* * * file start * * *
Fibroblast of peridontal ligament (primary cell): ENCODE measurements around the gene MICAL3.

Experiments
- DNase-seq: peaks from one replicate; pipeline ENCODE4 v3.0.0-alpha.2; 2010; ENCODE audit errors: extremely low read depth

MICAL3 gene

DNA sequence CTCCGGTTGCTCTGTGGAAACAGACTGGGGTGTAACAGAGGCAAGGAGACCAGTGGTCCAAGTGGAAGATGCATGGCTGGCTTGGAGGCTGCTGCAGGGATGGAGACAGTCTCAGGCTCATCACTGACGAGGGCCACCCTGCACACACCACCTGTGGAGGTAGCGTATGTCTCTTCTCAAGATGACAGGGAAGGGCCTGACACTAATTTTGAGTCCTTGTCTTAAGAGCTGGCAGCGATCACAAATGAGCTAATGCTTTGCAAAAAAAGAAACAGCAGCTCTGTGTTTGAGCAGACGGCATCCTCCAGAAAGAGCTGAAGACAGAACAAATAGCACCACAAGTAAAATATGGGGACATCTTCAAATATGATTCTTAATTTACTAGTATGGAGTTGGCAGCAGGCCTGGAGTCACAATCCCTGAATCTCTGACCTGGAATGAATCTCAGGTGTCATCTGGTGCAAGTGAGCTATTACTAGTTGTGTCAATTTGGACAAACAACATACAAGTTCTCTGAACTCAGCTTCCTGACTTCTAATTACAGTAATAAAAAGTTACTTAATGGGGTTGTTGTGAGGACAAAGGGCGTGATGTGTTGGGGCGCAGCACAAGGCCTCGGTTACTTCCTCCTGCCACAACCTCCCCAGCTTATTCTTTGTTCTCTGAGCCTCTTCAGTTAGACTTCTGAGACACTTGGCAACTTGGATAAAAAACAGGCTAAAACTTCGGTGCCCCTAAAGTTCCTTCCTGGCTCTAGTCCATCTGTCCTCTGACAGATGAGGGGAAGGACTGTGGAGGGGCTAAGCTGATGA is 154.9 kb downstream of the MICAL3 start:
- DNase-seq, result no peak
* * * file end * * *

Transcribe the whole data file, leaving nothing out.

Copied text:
Fibroblast of peridontal ligament (primary cell): ENCODE measurements around the gene MICAL3.

Experiments
- DNase-seq: peaks from one replicate; pipeline ENCODE4 v3.0.0-alpha.2; 2010; ENCODE audit errors: extremely low read depth

MICAL3 gene

DNA sequence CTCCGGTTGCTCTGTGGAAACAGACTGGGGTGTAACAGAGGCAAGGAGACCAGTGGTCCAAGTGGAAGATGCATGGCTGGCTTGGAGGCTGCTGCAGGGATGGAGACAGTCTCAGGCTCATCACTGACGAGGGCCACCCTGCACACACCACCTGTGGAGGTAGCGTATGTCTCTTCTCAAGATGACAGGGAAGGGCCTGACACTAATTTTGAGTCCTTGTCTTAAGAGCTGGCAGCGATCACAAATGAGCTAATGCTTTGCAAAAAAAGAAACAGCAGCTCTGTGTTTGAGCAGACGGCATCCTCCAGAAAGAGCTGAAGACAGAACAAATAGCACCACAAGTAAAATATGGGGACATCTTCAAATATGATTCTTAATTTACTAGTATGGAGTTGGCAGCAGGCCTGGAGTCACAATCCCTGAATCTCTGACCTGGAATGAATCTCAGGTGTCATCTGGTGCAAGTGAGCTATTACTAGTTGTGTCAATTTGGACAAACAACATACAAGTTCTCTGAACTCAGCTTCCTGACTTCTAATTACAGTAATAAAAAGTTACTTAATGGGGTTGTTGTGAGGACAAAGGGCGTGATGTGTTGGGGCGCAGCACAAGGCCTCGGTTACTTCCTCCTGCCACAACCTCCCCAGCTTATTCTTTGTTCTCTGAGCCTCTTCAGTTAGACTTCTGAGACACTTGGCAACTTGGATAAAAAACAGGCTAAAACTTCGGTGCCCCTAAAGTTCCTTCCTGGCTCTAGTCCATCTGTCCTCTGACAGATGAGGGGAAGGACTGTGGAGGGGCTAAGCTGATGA is 154.9 kb downstream of the MICAL3 start:
- DNase-seq, result no peak